Stress fractures are small cracks in the bones that occur due to repetitive stress or overuse. These fractures typically affect weight-bearing bones like the tibia (shinbone), metatarsals (foot bones), or calcaneus (heel bone). They account for 20% of all sports medicine injuries.
These types of overuse injuries are common in:
- Athletes, particularly runners, dancers, and gymnasts
- Military trainees
- Anyone engaging in high-impact activities or who has a sudden increase in physical activity
Why Do Stress Fractures Happen
Stress fractures occur when the muscles become fatigued due to high-impact or repetitive weight-bearing activities, rendering them unable to absorb the shock of repeated impacts. The excessive forces are then transferred to the bone, causing tiny cracks.
Risk factors for stress fractures include:
- Overuse: Repeated impact and excessive stress on the bones without adequate rest and recovery can lead to stress fractures. This explains why more than 50% of all stress factors affect the lower extremities and are common in people who train intensely without allowing their bodies enough time to adapt and repair.
- Sudden increases in training intensity: If you rapidly increase the frequency, duration, or intensity of your workouts without allowing your body to adapt gradually, the excessive strain causes stress fractures.
- Poor technique: Incorrect form or technique while engaging in physical activities can strain specific bones excessively, increasing the risk of stress fractures.
- Medical conditions: Illnesses like osteoporosis and osteopenia weaken your bone structure, making you highly susceptible to microfractures.
- Inadequate nutrition: Lack of calcium and vitamin D weakens bones, increasing the risk of stress fractures.
Treatment Options for Stress Fractures
Stress fractures treatment options include:
- Rest and immobilization: Rest allows the bone to heal and reduces the risk of further damage.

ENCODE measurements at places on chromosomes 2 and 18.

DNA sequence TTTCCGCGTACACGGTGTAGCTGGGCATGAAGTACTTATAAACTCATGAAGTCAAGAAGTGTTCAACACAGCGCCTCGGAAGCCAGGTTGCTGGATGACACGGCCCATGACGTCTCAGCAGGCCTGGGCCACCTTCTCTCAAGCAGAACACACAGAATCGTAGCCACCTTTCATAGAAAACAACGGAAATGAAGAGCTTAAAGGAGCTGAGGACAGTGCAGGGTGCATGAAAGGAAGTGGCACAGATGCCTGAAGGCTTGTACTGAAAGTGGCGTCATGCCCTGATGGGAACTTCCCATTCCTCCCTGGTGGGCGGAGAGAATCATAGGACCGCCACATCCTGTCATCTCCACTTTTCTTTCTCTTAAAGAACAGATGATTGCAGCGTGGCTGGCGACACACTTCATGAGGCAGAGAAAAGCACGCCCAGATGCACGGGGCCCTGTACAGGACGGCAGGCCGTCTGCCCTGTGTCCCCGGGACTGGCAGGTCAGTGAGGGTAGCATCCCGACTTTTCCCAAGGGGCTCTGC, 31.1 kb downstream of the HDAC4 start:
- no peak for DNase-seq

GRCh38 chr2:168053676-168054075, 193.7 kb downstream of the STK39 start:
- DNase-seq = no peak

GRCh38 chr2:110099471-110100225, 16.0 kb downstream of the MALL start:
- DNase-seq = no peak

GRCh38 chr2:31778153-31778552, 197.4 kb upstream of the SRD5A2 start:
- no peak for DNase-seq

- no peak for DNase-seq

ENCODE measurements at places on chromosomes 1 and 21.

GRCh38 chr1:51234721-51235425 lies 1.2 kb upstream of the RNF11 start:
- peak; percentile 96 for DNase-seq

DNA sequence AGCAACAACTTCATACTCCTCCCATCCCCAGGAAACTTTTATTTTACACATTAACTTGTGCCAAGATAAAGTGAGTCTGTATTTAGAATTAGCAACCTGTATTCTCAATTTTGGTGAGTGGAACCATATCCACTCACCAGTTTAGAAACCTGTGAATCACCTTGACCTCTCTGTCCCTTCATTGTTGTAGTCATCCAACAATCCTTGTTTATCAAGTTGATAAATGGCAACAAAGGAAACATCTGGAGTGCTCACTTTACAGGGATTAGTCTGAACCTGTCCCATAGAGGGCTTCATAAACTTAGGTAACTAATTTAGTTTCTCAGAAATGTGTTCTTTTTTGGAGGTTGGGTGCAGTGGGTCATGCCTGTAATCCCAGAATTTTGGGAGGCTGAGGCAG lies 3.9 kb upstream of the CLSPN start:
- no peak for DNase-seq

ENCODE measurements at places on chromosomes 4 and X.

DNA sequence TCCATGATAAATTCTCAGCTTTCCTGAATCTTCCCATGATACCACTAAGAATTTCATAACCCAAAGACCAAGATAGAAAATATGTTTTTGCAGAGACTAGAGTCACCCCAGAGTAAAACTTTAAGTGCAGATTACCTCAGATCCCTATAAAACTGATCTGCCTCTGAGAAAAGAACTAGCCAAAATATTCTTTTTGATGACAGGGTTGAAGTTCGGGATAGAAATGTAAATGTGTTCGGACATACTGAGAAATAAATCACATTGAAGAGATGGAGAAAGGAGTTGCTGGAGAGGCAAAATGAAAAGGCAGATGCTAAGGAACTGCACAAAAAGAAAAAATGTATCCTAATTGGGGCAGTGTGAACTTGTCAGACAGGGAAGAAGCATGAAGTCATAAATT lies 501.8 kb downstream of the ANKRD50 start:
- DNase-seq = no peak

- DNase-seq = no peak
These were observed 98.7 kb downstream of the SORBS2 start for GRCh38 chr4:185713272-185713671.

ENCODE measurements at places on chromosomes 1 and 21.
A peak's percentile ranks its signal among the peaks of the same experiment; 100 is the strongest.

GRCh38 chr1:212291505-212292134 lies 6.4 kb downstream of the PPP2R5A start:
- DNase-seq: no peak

- Ice and compression: Applying ice packs to the affected area and compressing it with an elastic bandage reduces swelling, providing pain relief.
- Medications: Over-the-counter nonsteroidal anti-inflammatory drugs (NSAIDs) like ibuprofen or acetaminophen help manage pain and reduce inflammation. However, consult a healthcare professional before taking any medication.
- Physical therapy: Your doctor may recommend physical therapy sessions to help restore strength, flexibility, and balance.
- Orthotics and special footwear: In some cases, using orthotic devices (crutches, protective boots, and braces) or wearing supportive footwear with adequate cushioning and shock absorption alleviates stress on the affected bone, preventing further injury.
- Surgery: In rare cases, surgery is recommended for stress fractures that do not heal with conservative treatment or for fractures that have progressed to complete breaks. Metal plates and screws are used to stabilize the bone during the healing process.
- Lifestyle modifications: Your doctor will advise you to make certain modifications to aid recovery. This may include adjusting your training routine, incorporating cross-training exercises less taxing on the affected area, and improving your nutrition to support bone health.
Consult a healthcare professional for an accurate diagnosis and personalized treatment plan if you are dealing with a stress fracture or suspect you may have one. Fill out the form below to schedule an appointment with a qualified specialist.